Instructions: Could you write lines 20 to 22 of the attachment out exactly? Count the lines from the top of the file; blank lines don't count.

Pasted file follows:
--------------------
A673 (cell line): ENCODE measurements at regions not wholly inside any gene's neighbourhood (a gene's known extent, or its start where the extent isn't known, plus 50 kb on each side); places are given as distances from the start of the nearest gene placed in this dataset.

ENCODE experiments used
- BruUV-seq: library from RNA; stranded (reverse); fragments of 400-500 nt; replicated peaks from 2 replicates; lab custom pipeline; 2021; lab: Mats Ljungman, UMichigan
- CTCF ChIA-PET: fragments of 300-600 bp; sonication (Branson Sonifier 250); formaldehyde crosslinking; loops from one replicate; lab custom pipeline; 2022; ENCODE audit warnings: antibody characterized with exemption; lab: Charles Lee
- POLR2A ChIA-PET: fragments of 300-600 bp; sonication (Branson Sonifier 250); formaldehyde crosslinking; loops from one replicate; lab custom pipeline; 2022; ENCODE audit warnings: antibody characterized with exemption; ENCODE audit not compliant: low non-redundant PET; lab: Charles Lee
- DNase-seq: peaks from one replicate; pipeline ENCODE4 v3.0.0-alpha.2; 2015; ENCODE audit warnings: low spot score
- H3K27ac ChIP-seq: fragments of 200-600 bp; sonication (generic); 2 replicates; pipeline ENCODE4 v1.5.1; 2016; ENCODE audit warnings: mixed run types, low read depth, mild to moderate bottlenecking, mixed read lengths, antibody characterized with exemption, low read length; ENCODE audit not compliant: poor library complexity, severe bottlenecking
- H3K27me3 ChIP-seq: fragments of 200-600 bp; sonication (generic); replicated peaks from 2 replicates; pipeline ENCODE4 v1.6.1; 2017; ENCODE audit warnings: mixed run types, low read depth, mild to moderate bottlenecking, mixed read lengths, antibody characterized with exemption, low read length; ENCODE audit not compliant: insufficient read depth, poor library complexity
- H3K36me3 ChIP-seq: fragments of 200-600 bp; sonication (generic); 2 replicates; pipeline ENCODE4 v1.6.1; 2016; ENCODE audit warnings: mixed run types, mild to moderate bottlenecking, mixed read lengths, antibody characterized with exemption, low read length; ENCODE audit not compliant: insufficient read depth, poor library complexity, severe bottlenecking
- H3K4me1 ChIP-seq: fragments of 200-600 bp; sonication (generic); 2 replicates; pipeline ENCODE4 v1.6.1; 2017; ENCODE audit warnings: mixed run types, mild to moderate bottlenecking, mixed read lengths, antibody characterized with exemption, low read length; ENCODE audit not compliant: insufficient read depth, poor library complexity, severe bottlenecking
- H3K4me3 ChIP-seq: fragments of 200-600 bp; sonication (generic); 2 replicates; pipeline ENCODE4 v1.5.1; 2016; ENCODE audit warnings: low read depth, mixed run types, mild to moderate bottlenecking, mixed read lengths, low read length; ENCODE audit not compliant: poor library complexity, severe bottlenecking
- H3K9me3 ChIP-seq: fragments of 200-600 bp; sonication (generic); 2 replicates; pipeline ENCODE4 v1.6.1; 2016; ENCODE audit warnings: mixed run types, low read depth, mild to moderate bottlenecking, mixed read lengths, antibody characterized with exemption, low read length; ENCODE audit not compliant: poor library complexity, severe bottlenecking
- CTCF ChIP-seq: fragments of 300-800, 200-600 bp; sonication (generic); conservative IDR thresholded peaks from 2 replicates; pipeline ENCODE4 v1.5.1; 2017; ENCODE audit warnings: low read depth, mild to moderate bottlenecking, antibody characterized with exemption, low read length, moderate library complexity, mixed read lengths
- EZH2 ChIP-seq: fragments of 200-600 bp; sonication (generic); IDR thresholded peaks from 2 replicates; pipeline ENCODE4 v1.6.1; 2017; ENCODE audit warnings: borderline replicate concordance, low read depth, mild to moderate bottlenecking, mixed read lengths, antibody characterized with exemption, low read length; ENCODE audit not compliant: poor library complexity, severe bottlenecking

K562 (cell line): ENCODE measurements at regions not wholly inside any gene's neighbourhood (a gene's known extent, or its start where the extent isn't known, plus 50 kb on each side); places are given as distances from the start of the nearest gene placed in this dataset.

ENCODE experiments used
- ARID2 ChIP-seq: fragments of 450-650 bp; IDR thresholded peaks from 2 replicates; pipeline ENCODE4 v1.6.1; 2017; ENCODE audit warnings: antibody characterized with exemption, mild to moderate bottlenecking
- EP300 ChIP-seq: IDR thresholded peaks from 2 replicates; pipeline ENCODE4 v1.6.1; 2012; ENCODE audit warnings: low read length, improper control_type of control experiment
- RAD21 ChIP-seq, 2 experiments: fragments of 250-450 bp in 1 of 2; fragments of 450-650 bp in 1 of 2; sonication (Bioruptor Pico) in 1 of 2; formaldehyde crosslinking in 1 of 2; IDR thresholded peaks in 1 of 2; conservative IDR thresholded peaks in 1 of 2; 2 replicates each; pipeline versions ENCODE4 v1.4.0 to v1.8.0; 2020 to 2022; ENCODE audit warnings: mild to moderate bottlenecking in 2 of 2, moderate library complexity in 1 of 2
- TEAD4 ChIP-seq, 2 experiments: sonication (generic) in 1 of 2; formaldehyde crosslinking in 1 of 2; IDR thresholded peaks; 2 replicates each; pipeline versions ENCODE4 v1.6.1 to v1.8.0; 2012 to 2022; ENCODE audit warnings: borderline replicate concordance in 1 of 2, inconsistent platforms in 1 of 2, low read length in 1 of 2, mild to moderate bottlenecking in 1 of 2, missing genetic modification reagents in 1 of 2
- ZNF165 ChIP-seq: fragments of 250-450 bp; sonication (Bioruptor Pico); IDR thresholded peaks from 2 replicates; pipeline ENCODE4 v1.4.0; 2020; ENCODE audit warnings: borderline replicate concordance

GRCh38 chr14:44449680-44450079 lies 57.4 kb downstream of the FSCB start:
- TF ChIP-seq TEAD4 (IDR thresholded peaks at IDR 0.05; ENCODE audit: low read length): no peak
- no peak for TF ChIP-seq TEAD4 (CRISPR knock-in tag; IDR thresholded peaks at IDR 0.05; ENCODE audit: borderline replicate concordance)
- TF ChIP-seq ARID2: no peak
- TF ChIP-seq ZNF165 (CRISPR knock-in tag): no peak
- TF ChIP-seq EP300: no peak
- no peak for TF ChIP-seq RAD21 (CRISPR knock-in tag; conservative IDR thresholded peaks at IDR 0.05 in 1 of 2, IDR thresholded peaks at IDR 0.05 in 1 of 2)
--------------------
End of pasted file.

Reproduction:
- TEAD4 ChIP-seq, 2 experiments: sonication (generic) in 1 of 2; formaldehyde crosslinking in 1 of 2; IDR thresholded peaks; 2 replicates each; pipeline versions ENCODE4 v1.6.1 to v1.8.0; 2012 to 2022; ENCODE audit warnings: borderline replicate concordance in 1 of 2, inconsistent platforms in 1 of 2, low read length in 1 of 2, mild to moderate bottlenecking in 1 of 2, missing genetic modification reagents in 1 of 2
- ZNF165 ChIP-seq: fragments of 250-450 bp; sonication (Bioruptor Pico); IDR thresholded peaks from 2 replicates; pipeline ENCODE4 v1.4.0; 2020; ENCODE audit warnings: borderline replicate concordance

GRCh38 chr14:44449680-44450079 lies 57.4 kb downstream of the FSCB start: